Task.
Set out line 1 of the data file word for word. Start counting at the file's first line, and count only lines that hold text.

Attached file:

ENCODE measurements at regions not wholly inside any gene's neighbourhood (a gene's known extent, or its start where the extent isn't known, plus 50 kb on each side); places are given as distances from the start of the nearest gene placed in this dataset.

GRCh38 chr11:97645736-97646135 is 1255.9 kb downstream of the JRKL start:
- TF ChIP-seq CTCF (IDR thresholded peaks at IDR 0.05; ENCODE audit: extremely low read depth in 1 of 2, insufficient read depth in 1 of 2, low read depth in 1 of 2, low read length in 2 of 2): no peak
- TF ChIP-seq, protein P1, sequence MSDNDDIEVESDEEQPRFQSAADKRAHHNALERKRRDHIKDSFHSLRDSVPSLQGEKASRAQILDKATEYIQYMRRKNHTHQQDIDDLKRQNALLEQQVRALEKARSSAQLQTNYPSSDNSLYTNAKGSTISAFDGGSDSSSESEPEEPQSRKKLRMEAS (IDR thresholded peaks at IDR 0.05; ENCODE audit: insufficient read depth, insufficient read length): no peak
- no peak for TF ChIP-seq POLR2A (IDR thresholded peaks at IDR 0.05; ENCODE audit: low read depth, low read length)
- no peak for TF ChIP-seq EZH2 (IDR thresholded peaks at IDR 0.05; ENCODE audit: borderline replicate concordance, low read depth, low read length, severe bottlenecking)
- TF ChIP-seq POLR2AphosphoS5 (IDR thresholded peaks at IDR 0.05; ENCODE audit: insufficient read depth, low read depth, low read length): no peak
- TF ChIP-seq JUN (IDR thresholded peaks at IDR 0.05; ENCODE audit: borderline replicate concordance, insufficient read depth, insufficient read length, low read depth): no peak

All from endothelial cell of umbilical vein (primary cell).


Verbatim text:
ENCODE measurements at regions not wholly inside any gene's neighbourhood (a gene's known extent, or its start where the extent isn't known, plus 50 kb on each side); places are given as distances from the start of the nearest gene placed in this dataset.